The Great Resignation has led to a scenario where there are far more open positions than employees willing to work. This has given job seekers leverage they never had while taking away the control employers held over employees. 

Hiring in 2022 is now more complicated than ever before. 61% of employers are having a hard time filling vacant positions despite the high unemployment rate. You thought hiring the right candidate was hard, but now, it’s even harder. 

The Great Resignation is throwing us all a curveball. So, if you’re finding it increasingly hard to fill open positions, we’ve got some steps you can take that are sure to help. Check them out! 

How To Attract The Right Talent Amidst The Great Resignation

Grace Lordan — associate professor at the London School of Economics — states that employers haven’t seen the end of job-hopping. She also says that employees who value a flexible and hybrid working model will change jobs until they find a company that offers just that. 

If you can connect the dots in Grace’s message, you’ll get hiring right amidst the recruitment upheavals. Today’s employees are attracted by more flexible work hours, continued availability of remote work, better treatment, and higher wages, to name a few.  

If you offer these, there’s no doubt top talent will knock on your company’s doors in droves. However, 70% of candidates these days are passive job seekers, and 40% of applicants are unqualified. This means that even though many applicants will tender a formal interest to fill a position, you’ll need a proper strategy to pinpoint the right candidates. 

Hiring in 2022: A Comprehensive Guide

Let’s break this undertaking down into a step-by-step process. 

1. Create a Stellar Job Description

People are quitting jobs in droves because they no longer meet their expectations. To ensure you appeal to the right candidate, you need to put together a job description that is transparent and honest.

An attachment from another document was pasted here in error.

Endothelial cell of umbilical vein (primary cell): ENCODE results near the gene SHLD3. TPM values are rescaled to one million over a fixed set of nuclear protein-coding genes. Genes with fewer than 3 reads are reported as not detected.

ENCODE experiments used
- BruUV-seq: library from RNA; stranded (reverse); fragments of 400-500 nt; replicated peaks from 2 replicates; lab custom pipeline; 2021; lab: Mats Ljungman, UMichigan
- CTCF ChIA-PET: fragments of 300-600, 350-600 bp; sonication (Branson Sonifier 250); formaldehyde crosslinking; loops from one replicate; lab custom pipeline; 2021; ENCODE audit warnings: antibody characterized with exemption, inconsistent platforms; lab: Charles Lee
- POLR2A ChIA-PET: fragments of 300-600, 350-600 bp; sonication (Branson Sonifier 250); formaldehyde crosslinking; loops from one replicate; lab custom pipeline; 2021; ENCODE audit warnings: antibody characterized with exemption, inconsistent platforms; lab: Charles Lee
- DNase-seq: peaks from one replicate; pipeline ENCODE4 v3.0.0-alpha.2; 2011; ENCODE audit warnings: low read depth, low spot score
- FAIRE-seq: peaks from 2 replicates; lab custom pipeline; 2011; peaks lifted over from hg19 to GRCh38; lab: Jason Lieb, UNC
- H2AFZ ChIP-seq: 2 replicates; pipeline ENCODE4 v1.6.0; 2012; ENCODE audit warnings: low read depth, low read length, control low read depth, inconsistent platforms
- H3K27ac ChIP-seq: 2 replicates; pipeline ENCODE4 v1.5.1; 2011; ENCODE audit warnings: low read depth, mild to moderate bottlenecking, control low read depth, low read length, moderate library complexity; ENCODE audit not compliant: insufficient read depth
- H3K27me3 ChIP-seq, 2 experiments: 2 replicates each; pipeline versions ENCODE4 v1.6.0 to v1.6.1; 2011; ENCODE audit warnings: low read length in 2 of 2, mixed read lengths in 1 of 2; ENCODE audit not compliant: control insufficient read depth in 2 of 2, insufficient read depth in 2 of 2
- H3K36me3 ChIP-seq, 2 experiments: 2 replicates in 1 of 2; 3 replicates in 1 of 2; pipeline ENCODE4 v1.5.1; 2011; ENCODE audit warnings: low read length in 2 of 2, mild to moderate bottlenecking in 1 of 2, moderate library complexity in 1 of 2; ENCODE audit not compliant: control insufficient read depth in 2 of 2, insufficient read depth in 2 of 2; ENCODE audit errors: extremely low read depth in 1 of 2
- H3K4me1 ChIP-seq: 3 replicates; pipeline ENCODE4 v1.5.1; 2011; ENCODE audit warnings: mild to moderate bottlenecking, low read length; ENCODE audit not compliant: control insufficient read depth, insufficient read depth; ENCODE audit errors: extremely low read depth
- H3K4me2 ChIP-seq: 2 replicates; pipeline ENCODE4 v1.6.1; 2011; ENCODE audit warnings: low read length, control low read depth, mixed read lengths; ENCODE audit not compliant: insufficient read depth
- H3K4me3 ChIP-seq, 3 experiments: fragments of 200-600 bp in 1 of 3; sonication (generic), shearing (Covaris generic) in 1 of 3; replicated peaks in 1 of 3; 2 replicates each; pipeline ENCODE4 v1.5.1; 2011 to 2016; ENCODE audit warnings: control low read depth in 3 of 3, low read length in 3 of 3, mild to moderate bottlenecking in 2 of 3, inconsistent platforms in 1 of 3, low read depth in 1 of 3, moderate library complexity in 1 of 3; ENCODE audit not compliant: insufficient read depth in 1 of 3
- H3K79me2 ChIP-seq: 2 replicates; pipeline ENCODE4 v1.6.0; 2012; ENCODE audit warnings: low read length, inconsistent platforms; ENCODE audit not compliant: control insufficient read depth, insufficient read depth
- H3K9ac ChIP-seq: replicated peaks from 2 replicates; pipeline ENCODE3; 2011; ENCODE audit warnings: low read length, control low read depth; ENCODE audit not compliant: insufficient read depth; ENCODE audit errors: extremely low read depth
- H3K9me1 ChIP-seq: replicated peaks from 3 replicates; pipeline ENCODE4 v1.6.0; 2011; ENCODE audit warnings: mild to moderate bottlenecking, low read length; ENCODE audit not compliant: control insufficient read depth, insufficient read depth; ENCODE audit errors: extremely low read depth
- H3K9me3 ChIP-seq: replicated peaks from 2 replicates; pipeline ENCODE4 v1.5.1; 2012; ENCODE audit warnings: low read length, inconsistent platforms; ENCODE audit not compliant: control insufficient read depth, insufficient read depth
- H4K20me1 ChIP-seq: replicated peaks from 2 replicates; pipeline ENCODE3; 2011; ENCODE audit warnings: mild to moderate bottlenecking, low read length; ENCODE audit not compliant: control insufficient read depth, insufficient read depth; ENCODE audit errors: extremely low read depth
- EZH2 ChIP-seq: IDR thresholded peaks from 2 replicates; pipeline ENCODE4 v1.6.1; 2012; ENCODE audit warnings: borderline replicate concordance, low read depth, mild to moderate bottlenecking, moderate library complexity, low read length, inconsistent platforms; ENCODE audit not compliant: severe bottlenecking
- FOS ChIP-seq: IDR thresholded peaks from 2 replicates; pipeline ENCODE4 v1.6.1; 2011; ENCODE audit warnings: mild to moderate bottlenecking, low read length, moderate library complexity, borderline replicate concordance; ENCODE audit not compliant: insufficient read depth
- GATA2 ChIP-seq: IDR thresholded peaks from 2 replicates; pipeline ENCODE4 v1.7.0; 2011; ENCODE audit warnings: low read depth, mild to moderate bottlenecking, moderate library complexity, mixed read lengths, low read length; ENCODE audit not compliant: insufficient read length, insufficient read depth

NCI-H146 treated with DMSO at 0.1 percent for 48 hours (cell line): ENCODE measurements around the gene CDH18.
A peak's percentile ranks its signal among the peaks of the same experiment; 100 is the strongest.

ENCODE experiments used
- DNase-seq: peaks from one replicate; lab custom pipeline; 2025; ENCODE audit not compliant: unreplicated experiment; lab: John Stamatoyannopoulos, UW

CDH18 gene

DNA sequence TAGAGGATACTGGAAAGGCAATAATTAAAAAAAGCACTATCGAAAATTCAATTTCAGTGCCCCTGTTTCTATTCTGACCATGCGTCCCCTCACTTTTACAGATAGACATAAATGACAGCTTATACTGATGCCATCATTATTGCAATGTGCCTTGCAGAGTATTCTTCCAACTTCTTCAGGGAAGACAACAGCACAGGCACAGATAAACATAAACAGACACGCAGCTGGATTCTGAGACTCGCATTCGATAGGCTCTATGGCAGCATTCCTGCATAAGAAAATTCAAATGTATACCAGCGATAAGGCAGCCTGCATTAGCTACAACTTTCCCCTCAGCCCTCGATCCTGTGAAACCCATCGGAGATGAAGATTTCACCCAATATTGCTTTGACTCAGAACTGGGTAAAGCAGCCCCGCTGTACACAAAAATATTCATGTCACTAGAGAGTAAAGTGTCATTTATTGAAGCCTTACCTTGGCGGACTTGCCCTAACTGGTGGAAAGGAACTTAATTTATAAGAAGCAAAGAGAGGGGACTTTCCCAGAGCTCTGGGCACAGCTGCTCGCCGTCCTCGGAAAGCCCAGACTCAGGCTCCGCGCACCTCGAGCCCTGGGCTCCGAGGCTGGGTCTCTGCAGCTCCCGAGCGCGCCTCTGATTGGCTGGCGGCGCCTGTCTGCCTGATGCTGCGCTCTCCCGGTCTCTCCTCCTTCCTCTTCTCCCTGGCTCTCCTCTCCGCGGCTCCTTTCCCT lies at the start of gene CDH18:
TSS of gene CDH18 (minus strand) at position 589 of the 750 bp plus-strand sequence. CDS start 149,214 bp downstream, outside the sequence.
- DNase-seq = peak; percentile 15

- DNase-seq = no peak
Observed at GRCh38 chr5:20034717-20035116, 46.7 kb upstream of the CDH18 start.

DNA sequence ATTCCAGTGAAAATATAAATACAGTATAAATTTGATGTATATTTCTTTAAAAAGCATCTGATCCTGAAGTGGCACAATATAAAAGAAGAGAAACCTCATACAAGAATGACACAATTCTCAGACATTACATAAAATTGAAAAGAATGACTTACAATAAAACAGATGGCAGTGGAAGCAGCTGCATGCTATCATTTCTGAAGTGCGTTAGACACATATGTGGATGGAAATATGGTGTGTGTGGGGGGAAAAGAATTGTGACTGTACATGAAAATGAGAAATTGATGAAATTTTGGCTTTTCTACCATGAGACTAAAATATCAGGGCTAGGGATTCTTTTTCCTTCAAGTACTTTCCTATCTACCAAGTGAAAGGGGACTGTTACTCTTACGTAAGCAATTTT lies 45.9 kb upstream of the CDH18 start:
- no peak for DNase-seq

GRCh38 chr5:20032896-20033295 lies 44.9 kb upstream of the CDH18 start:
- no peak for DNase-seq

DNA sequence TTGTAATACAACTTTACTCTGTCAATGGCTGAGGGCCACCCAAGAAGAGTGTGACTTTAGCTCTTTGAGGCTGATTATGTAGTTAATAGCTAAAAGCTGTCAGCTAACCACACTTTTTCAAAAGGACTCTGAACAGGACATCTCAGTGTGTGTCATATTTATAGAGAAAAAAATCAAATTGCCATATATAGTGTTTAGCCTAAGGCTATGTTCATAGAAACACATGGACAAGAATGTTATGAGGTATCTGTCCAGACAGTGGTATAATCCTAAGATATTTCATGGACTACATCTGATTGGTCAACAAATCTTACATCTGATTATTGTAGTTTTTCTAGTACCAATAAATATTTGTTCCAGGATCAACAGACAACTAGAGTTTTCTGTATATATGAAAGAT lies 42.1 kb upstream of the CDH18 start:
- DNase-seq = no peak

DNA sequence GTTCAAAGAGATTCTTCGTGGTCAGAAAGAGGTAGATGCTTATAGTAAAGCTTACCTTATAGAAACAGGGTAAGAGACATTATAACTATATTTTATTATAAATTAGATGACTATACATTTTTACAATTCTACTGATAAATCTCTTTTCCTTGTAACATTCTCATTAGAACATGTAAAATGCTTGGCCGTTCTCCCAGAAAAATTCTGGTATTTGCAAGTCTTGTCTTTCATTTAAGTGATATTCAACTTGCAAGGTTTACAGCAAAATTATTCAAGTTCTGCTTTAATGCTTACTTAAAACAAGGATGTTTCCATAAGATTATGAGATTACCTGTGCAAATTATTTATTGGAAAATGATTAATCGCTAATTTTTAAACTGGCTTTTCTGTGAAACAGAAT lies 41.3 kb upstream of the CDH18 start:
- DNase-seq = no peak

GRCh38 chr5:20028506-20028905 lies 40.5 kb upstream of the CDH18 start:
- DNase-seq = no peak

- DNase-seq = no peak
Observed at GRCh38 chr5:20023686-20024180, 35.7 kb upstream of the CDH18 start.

Job descriptions are super important for capturing exactly what the job entails so you can accurately manage the expectations of those applying, as well as find a candidate that is actually qualified. 

Create a comprehensive job description that captures:

  • Job requirements
  • Desired characteristics
  • Requisite experience
  • Special qualifications
  • Salary and benefits
  • Nature of work: remote or in-office

If you’re hiring for a newly created role, make sure it aligns with your overall business goals and plan. Doing so will help you stipulate the scope of that role and decide the qualification and characteristics of the ideal candidate.  

2. Post the Job Description

Finding the right candidate often begins internally. Consider posting the job in internal communication channels, such as Slack, and ask qualified employees to apply. If you can find a good candidate internally, you don’t need to advertise the job externally, which can save you a lot of time and headache. After all, when you hire internally, you already know the candidate and his or her work ethic and process. 

However, if you’re determined to cast a wider net and capitalize on a larger pool of candidates, post the job externally. Generate a promotion plan that outlines where, when, and how you’re going to publicize the job. External publicity will likely entail posting the job description on:

  • Your company website
  • Online job boards 
  • LinkedIn and other job posting sites
  • Industry publications

Keep in mind that 68% of Americans would choose a remote working option over the 9-to-5 work, so consider offering remote work. 

If you’re looking to hire remotely, consider job boards such as: 

Also, consider posting your job on social networks like Digital Nomad Jobs, Nomad List, and Work From for some added exposure. 

3. Build a Strong Employer Brand Online

These days, candidates don’t just read the job description and apply. 75% of interested candidates first gauge your employer’s brand reputation to decide whether or not to apply.

52% of these candidates first go to your website and social media to learn more about your company. Others will scour the web and sift through online reviews on job websites like Indeed and Glassdoor. 

Before you post your job, audit your online reputation. What do former employees say about working for your company? Take note of anything negative and address it in advance.